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IRS Only Sending Estate Tax Closing Letters on Request

Open the estate, marshal the decedent’s assets, file the estate tax return, pay estate taxes and debts, receive the estate tax closing letter from the IRS, and distribute the remaining assets. While overly simplistic, this chronological checklist has been the general order of business for large estates for generations.

Prior to June 2015, estate representatives could expect the IRS to either issue an estate tax closing letter after reviewing and approving the Estate’s Form 706 (the estate tax return) or after completing an examination of the Estate’s Form 706. However, the IRS announced in June that it would no longer be automatically sending estate tax closing letters as a matter of course. For estate tax returns filed after June 1, 2015, the IRS will only send estate tax closing letters on request. The IRS has, however, provided an alternative means for interested parties to determine the status of a filed Form 706 via its transcript system.

Registered tax professionals can access transcripts online using the Transcript Delivery System (TDS). The professional must be authorized to represent the estate on either a Form 2848 (Power of Attorney) or a Form 8821 (Tax Information Authorization) that the IRS has on file.

When using TDS, professionals should be on the lookout for “Transaction Code 421,” which indicates that the estate tax return has been accepted as filed or that the examination is complete. The absence of “Transaction Code 421” indicates that the return is under review.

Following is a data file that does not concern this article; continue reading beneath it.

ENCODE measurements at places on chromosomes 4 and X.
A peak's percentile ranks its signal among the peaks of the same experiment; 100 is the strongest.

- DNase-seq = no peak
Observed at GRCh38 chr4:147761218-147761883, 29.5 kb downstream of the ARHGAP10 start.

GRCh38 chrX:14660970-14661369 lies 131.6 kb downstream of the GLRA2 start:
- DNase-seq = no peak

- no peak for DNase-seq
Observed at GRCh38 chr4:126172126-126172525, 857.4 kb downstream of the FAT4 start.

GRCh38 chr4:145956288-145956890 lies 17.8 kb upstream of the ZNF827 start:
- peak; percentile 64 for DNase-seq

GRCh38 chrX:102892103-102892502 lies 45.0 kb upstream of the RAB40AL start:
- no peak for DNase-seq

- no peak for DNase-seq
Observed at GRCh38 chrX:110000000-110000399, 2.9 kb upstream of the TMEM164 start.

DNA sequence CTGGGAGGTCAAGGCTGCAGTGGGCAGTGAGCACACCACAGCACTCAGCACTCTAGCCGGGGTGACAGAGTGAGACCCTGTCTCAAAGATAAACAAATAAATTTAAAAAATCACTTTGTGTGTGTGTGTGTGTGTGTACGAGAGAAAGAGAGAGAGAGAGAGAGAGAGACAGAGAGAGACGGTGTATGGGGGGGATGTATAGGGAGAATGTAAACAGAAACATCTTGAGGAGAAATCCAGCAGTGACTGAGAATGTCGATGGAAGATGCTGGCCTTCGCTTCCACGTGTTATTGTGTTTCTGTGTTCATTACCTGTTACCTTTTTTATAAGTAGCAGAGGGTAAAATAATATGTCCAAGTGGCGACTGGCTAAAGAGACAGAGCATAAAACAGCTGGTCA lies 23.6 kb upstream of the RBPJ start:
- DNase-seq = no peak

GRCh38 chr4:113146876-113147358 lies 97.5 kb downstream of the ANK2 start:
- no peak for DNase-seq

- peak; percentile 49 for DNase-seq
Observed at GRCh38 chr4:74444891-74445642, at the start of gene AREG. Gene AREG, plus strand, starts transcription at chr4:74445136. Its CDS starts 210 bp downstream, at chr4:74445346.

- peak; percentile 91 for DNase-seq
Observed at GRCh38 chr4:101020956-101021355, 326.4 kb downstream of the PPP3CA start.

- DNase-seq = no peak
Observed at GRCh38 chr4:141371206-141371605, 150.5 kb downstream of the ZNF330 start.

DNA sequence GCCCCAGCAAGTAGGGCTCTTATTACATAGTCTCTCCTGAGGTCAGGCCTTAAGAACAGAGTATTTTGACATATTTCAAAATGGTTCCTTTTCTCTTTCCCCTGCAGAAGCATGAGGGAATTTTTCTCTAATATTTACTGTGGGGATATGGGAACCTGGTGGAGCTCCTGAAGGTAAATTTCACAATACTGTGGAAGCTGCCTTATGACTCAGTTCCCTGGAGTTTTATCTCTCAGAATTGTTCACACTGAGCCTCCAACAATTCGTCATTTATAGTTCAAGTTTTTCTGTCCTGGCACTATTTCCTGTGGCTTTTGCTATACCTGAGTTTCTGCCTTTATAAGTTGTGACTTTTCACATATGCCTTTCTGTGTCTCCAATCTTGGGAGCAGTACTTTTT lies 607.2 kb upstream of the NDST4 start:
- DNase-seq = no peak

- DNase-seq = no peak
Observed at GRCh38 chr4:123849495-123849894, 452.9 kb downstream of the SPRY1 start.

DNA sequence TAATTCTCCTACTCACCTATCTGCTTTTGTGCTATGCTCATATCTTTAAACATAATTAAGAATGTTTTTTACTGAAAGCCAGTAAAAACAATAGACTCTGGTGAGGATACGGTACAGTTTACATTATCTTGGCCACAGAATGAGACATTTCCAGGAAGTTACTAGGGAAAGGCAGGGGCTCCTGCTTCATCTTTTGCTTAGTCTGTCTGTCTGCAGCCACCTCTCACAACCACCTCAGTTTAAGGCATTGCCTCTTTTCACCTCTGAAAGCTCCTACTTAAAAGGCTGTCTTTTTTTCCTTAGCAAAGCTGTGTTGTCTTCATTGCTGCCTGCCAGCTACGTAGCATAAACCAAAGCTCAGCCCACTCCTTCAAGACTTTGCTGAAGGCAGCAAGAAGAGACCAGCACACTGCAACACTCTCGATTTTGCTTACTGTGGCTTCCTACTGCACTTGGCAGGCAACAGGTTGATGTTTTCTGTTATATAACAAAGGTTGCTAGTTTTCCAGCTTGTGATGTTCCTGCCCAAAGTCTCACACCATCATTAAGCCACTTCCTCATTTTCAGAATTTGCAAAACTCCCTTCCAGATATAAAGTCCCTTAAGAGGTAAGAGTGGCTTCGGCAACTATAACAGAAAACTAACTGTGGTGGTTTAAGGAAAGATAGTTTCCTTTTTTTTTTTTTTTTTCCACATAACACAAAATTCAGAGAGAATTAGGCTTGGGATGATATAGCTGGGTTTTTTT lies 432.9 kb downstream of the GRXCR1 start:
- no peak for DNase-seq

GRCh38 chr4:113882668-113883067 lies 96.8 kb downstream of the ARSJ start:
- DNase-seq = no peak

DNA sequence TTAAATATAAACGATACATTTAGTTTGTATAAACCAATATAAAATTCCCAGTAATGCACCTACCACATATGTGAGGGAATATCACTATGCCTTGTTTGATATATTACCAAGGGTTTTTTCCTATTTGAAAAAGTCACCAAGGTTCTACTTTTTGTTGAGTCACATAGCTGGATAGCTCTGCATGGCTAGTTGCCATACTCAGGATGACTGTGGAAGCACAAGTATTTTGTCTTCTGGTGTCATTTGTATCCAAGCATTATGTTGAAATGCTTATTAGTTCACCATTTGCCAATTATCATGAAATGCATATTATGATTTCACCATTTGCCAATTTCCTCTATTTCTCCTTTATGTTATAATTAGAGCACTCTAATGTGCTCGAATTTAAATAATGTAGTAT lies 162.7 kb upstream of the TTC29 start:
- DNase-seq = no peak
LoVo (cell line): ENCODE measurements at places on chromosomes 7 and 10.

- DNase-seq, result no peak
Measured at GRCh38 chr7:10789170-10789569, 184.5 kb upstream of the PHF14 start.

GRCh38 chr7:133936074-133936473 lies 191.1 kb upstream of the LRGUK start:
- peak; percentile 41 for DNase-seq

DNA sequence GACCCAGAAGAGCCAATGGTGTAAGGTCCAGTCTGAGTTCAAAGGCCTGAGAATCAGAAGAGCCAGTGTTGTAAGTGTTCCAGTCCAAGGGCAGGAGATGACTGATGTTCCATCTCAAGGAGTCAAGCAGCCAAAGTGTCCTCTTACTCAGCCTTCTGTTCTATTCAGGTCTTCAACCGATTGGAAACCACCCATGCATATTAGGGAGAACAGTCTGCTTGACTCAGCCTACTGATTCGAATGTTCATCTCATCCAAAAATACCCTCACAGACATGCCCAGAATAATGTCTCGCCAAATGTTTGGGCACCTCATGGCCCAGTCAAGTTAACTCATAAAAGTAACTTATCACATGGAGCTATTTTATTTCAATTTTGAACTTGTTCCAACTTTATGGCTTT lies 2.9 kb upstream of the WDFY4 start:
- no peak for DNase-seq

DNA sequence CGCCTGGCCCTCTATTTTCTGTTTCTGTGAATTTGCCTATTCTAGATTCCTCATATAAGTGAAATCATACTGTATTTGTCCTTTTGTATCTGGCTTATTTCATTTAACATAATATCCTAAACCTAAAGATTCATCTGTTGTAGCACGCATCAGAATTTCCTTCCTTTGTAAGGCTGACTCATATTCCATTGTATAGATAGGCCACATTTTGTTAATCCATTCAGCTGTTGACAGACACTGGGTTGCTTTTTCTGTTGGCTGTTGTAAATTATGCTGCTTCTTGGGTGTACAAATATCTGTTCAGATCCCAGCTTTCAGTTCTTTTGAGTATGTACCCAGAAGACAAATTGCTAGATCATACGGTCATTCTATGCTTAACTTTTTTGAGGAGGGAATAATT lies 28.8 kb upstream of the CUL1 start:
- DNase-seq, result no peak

Alternatively, professionals and estate representatives may elect to use Form 4506-T, which can be mailed or faxed. Parties electing to use Form 4506-T should pay special attention while completing the form since this particular form has multiple uses. If the professional or estate representative opts to use Form 4506-T, he or she should be prepared to submit proof (Letters Testamentary, Form 2848, etc.) that he or she is authorized to receive the requested information.

Note that, whether the interested party opts to use TDS or Form 4506-T, the IRS estimates that its decision to audit a Form 706 typically takes between four and six months. Therefore, the professional should wait at least that long to check an estate’s status.

Samantha R. Moore

Sam Moore